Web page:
Dashiki Dialogues: White solidarity is the core of racism

2013-06-23 14:00

Solidarity, the trade union operating on the right wing of our national body politic, is failing to deracialise white labour politics.

Their recent complaint against the SA Airways (SAA) cadet pilot programme’s transformation efforts only serve to make the union a stain on the fabric of our history.

Here are the facts, if you missed them: out of the 5?200 applicants for SAA’s cadet pilot programme, only 40 candidates made it to final selection from a shortlist of 271.

These included 10 African men and four women, nine coloured men and one woman, seven Indian men and two women, and seven white women. In response to this selection, Solidarity cried racism.

They complained that the national carrier’s focus on selecting candidates from previously disadvantaged groups is racist because it didn’t include white males. But they don’t complain about the fact that, presently, 85% of SAA’s pilots are reportedly white, and that 90% of these are men.

The numbers show clearly what should be done to transform the aviation sector, even if Solidarity can’t seem to add them up.

Solidarity’s cries only function to keep labour racialised, in opposition to the national agenda of fighting racism.

The debacle may help us understand how the white working class helped sustain apartheid by insisting on their whiteness as a group, thanks to formations like Solidarity.

I contend that darkies overcame their racial identity for the good of the nation when they embraced Indians, coloureds and Chinese into the bracket of blackness.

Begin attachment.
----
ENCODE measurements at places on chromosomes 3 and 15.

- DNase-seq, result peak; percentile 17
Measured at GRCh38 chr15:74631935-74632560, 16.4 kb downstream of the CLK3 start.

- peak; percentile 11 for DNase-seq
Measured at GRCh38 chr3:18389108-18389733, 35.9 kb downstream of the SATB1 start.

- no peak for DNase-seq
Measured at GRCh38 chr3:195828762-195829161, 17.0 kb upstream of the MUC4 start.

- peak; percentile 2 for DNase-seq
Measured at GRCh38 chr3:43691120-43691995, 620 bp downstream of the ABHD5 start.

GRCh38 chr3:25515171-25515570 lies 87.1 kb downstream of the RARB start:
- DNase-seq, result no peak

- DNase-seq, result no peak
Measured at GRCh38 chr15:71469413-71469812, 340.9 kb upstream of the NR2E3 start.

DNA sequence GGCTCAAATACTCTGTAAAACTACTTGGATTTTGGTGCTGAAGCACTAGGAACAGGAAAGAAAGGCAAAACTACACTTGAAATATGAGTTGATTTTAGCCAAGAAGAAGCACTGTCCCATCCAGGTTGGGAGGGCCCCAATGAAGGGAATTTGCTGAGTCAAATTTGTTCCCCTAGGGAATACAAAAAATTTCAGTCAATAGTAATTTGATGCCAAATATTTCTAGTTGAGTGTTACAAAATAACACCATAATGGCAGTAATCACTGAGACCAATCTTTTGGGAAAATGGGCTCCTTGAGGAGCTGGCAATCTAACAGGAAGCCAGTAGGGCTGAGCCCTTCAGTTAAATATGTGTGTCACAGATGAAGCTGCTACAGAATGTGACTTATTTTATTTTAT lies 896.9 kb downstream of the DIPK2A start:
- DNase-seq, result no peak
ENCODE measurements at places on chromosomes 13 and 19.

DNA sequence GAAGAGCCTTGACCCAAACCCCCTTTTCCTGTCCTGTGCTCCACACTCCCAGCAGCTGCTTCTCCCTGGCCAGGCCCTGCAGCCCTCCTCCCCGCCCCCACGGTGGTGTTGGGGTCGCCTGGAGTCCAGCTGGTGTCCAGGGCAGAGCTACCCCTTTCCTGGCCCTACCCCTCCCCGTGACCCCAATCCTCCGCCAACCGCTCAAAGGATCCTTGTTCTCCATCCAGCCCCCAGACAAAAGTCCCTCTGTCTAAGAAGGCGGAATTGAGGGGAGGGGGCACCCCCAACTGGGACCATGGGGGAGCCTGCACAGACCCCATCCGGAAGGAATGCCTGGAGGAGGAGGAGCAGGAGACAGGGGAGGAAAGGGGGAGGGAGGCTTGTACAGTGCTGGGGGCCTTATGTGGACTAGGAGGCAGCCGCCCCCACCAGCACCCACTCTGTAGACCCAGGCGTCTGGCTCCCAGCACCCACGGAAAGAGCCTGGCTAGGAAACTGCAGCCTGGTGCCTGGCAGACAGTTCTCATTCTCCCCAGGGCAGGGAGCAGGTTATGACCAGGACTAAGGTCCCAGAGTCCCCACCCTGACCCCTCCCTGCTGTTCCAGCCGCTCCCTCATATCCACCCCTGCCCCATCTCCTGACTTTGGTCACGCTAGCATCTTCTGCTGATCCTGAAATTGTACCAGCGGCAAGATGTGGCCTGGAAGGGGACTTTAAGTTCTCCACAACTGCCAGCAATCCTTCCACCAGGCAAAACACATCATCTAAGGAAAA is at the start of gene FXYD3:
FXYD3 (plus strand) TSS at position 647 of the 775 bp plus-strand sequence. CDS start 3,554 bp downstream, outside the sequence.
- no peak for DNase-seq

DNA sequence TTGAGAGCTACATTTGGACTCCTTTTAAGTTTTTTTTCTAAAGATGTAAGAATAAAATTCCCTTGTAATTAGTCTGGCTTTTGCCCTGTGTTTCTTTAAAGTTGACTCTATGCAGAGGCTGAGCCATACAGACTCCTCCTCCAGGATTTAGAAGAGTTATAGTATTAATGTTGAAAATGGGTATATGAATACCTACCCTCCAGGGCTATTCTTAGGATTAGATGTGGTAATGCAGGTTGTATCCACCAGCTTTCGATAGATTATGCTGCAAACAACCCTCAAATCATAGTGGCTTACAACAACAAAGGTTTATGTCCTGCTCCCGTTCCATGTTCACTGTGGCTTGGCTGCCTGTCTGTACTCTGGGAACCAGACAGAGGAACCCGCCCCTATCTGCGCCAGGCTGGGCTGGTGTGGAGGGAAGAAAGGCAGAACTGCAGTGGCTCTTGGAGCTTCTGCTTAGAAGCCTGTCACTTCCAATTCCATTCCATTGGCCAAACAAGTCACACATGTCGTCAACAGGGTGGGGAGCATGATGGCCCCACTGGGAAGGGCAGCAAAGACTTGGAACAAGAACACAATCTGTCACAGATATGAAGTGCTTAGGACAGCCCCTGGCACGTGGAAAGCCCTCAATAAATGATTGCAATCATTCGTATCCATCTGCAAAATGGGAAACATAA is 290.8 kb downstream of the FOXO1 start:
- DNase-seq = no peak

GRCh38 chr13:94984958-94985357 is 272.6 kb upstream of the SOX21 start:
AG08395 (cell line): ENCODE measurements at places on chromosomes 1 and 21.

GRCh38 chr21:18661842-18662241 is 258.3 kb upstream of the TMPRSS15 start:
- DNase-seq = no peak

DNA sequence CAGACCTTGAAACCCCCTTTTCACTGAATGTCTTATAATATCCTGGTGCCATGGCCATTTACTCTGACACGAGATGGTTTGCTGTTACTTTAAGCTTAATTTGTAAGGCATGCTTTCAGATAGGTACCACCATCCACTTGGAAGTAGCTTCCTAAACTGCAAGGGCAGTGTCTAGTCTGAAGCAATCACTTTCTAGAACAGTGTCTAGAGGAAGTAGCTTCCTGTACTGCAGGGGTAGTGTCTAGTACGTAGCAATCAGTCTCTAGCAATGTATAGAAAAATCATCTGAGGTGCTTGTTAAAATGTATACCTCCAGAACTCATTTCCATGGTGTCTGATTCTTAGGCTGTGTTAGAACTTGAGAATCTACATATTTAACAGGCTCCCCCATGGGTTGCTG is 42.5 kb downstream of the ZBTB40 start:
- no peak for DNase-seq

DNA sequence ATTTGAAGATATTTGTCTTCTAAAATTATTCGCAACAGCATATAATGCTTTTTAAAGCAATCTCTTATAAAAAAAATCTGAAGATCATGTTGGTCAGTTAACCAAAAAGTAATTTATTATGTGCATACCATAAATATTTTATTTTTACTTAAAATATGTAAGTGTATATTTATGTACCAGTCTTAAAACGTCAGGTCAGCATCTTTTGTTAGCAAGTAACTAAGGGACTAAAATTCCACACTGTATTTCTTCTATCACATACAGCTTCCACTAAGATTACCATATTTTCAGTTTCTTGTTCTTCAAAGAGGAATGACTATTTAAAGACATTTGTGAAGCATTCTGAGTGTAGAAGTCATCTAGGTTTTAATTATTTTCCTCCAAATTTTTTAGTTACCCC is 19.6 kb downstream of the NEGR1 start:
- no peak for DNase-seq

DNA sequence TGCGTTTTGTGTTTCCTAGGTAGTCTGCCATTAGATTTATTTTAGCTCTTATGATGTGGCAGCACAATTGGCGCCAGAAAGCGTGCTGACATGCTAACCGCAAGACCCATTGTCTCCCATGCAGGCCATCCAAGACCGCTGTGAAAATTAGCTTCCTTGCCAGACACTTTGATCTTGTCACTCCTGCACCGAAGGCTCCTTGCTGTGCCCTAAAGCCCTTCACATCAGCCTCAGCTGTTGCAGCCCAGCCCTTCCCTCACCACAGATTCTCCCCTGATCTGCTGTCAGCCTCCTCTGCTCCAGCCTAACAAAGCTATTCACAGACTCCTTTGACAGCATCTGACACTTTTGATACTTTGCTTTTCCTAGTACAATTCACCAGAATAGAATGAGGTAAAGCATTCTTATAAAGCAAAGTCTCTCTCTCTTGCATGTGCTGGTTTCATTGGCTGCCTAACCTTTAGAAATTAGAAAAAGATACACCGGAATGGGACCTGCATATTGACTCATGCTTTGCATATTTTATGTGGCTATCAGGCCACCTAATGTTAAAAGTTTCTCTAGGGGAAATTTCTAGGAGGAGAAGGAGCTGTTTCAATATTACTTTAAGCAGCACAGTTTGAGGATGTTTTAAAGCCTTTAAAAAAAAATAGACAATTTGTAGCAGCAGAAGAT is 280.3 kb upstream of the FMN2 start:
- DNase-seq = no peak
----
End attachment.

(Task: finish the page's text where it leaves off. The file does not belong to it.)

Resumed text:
This is all thanks to the black consciousness movement, and its dictums such as “blacks can’t be racists” and “black is not a matter of pigmentation, but a reflection of a mental attitude”.

The whole thing shored up race and racism in South Africa as a white problem.

I’m reminded of writer David Roediger’s magnum opus, The Wages Of Whiteness: Race and the Making of the American Working Class, which investigates not just how the US’ white working class at critical junctures is manipulated into racism, but that it comes to think of itself and its interests as white.

I contend that in our collective haste to blame National Party leaders for racial oppression and apartheid, we may have failed to consider how that system of white supremacy was, in part, a creation of the white working class, represented today by the likes of Solidarity.

They reminded me that, at our darkest moment, white labour didn’t just receive racist ideas, but embraced, adopted and, at times, murderously acted upon those ideas.

This may be a tough dialogue, but we must cleanse its dirty dashikis.

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